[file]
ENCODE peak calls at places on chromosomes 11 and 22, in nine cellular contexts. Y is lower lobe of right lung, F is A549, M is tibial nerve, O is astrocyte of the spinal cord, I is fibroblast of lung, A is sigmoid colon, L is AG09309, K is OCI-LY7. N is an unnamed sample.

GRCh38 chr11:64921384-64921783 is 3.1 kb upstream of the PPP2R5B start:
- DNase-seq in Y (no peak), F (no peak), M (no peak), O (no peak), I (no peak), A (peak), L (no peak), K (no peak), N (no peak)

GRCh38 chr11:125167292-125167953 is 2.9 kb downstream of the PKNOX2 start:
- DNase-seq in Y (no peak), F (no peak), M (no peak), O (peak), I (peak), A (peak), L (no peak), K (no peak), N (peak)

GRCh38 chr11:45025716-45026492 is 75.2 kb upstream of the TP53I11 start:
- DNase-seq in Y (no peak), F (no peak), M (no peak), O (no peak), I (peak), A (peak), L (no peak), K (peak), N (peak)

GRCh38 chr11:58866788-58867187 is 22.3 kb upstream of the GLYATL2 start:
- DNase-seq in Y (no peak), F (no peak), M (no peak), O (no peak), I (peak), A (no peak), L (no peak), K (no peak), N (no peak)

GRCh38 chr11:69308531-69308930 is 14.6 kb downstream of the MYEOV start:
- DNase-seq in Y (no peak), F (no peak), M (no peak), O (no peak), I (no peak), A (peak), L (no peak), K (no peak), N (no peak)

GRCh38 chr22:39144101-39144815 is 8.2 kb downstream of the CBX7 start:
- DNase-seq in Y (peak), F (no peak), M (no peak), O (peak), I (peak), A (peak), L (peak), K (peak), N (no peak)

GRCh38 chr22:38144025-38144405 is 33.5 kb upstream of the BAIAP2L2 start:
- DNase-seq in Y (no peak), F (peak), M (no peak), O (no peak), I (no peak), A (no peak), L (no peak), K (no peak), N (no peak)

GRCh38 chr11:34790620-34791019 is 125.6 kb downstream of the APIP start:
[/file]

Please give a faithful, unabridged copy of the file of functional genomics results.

ENCODE peak calls at places on chromosomes 11 and 22, in nine cellular contexts. Y is lower lobe of right lung, F is A549, M is tibial nerve, O is astrocyte of the spinal cord, I is fibroblast of lung, A is sigmoid colon, L is AG09309, K is OCI-LY7. N is an unnamed sample.

GRCh38 chr11:64921384-64921783 is 3.1 kb upstream of the PPP2R5B start:
- DNase-seq in Y (no peak), F (no peak), M (no peak), O (no peak), I (no peak), A (peak), L (no peak), K (no peak), N (no peak)

GRCh38 chr11:125167292-125167953 is 2.9 kb downstream of the PKNOX2 start:
- DNase-seq in Y (no peak), F (no peak), M (no peak), O (peak), I (peak), A (peak), L (no peak), K (no peak), N (peak)

GRCh38 chr11:45025716-45026492 is 75.2 kb upstream of the TP53I11 start:
- DNase-seq in Y (no peak), F (no peak), M (no peak), O (no peak), I (peak), A (peak), L (no peak), K (peak), N (peak)

GRCh38 chr11:58866788-58867187 is 22.3 kb upstream of the GLYATL2 start:
- DNase-seq in Y (no peak), F (no peak), M (no peak), O (no peak), I (peak), A (no peak), L (no peak), K (no peak), N (no peak)

GRCh38 chr11:69308531-69308930 is 14.6 kb downstream of the MYEOV start:
- DNase-seq in Y (no peak), F (no peak), M (no peak), O (no peak), I (no peak), A (peak), L (no peak), K (no peak), N (no peak)

GRCh38 chr22:39144101-39144815 is 8.2 kb downstream of the CBX7 start:
- DNase-seq in Y (peak), F (no peak), M (no peak), O (peak), I (peak), A (peak), L (peak), K (peak), N (no peak)

GRCh38 chr22:38144025-38144405 is 33.5 kb upstream of the BAIAP2L2 start:
- DNase-seq in Y (no peak), F (peak), M (no peak), O (no peak), I (no peak), A (no peak), L (no peak), K (no peak), N (no peak)

GRCh38 chr11:34790620-34791019 is 125.6 kb downstream of the APIP start: